In general, a citizen of a foreign country must obtain a visa in order to enter the United States. Although a visa normally ensures safe entry into the United States, it can also be revoked for a number of reasons. If a visa holder does not comply with the terms that come with the visa, it may be cancelled at any time. For example, if the government finds out that the visa holder is coming to the United States for a reason other than what he stated, his visa may be revoked. One example of this is the government finds out that a visa holder is using a non-immigrant tourist visa to actually live in the US rather than for a short trip. Another example is when the government receives a notification from the school that a foreign student, who was staying in the US with a student visa, does not attend classes as required. Committing crimes and misdemeanors in the country, does not matter how serious they are, will certainly put the visa at risk.

An “immigrant visa” or a green card will allow a citizen of another country to live in the United States. The permanent resident status that is associated with a green card comes with a variety of rights such as obtaining a driver’s license, working in the U.S., voting in local elections, attending public schools, and owning property. It also helps forge a path towards citizenship. However, since a permanent resident status is not the same as a citizenship, it can be taken away in certain circumstances. These situations include criminal or civil offenses, engaging in conduct that could be seen as an abandonment of their permanent residence (like traveling out of the country for prolonged periods of time, usually over a year), evidence comes out that the green card was obtained fraudulently and other exceptional circumstances. Furthermore, failing to follow the rules related to a green card, like notifying the USCIS within 10 days of moving to a new address and renewing a green card every 10 years, may also cause issues with the permanent status in the country. These are the most common situations that green card holders should be aware of and steer clear of at all costs. If a person thinks he may be at risk, he should immediately consult an experienced immigration attorney. It is much easier to prevent the event than dealing with the consequences post factum.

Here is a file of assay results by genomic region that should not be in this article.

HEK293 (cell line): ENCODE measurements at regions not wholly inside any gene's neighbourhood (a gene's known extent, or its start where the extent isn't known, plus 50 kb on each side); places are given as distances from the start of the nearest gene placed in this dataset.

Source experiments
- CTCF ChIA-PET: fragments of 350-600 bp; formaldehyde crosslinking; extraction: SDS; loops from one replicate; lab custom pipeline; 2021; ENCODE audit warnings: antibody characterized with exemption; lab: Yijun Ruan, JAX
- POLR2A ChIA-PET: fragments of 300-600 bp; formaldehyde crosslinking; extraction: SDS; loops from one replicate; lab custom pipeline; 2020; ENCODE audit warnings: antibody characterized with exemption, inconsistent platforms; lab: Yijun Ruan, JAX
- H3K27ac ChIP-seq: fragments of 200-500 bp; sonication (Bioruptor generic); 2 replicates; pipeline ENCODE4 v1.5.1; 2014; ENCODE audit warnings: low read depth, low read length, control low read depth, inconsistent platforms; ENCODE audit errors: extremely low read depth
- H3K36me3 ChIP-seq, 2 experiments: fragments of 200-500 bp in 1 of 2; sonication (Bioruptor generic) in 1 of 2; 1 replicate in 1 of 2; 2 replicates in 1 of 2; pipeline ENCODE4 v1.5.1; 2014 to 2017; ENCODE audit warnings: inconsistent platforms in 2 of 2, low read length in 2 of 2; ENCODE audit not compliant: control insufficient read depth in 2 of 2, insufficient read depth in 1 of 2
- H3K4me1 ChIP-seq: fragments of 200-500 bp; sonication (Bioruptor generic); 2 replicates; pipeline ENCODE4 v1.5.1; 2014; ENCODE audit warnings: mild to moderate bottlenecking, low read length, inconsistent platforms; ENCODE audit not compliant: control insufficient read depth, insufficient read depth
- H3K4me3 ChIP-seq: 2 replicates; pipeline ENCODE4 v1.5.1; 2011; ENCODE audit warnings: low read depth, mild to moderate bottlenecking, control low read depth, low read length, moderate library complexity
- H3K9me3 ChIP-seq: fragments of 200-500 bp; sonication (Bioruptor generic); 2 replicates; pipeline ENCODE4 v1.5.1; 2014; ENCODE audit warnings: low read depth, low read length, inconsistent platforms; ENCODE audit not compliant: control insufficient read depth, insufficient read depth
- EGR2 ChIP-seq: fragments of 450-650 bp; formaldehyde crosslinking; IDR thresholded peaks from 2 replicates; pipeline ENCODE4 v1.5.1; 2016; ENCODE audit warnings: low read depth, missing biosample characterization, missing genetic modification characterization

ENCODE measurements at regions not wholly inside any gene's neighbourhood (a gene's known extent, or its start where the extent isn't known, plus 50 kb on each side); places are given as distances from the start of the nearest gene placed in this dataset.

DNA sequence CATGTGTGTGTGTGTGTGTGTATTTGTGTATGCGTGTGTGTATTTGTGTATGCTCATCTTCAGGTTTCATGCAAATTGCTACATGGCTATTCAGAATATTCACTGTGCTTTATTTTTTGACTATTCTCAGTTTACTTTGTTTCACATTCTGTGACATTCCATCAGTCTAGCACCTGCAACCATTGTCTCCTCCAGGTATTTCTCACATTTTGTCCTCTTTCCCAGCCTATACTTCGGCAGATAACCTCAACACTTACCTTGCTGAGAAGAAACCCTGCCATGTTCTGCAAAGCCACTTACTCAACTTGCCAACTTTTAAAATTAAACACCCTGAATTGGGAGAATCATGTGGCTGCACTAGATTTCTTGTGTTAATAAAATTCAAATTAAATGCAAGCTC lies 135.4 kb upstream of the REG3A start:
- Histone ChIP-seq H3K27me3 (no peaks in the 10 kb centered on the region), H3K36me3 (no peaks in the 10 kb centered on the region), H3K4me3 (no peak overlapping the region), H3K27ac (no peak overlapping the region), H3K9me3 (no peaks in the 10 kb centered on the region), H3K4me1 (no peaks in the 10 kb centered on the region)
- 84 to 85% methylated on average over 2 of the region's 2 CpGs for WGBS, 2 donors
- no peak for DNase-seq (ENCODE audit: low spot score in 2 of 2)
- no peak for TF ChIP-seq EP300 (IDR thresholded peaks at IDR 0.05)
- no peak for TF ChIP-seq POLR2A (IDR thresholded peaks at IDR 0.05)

What makes it harder to get a visa?

The process of obtaining a visa can be extremely tedious and time-consuming. Regardless of the fact that a person may qualify on paper or may have a job lined up or were accepted into a school, the U.S. consulate still has the ability to say “No”. For people that entered illegally, current laws make it extremely difficult to obtain legal status in the country. Certain waivers of inadmissibility are available under extraordinary circumstances. Please consult with an experienced immigration attorney if you believe you may qualify.

For citizens of some nations, it is more difficult to obtain a visa than for others. The U.S. consulate’s decision may depend on the person’s country of origin in addition to other considerations. For example, if the consulate observes a high level of people from the foreign country entering the United States with non-immigrant visas and not returning in time, the consulate may be more stringent to other citizens of that country when reviewing the applications. The U.S. does in fact try to keep data on those who enter the U.S. and this data will be provided to the consulates that issued visas. Let’s say, if there is a high number of people come into the U.S. on tourist visas and then apply for green cards, this information will get back to the consulate and have an affect on how the consulate processes future visas.

Anyone who has been in the US for more than six months after the expiration of their legal status, faces a three to ten year bar to readmission, depending on how long a person overstayed. If a person reenters illegally after having been removed or after having been in the U.S. unlawfully for more than a year, that person will be barred from readmission permanently. However, there are rare cases in which, with the help of a good immigration attorney, this rule may be overturned. A situation in which removal would cause extreme hardship to the person’s US citizen/permanent resident parent or spouse is one of the exceptions. Sadly, hardship to a US citizen/permanent resident child does not qualify for the purposes to claim hardship.